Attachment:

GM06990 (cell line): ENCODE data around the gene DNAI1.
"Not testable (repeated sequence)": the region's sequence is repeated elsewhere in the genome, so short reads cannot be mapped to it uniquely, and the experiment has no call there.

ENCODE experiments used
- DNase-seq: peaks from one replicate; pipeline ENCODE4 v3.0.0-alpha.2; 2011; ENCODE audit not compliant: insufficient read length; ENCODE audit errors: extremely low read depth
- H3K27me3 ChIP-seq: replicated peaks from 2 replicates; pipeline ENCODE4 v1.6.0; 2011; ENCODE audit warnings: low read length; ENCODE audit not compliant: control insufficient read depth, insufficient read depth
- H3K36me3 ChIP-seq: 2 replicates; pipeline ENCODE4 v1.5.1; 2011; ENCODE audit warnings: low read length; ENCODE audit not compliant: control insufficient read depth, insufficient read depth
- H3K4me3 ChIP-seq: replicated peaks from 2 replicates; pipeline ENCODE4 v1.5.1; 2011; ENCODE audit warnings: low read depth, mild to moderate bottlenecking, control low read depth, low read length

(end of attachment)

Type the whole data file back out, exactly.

GM06990 (cell line): ENCODE data around the gene DNAI1.
"Not testable (repeated sequence)": the region's sequence is repeated elsewhere in the genome, so short reads cannot be mapped to it uniquely, and the experiment has no call there.

ENCODE experiments used
- DNase-seq: peaks from one replicate; pipeline ENCODE4 v3.0.0-alpha.2; 2011; ENCODE audit not compliant: insufficient read length; ENCODE audit errors: extremely low read depth
- H3K27me3 ChIP-seq: replicated peaks from 2 replicates; pipeline ENCODE4 v1.6.0; 2011; ENCODE audit warnings: low read length; ENCODE audit not compliant: control insufficient read depth, insufficient read depth
- H3K36me3 ChIP-seq: 2 replicates; pipeline ENCODE4 v1.5.1; 2011; ENCODE audit warnings: low read length; ENCODE audit not compliant: control insufficient read depth, insufficient read depth
- H3K4me3 ChIP-seq: replicated peaks from 2 replicates; pipeline ENCODE4 v1.5.1; 2011; ENCODE audit warnings: low read depth, mild to moderate bottlenecking, control low read depth, low read length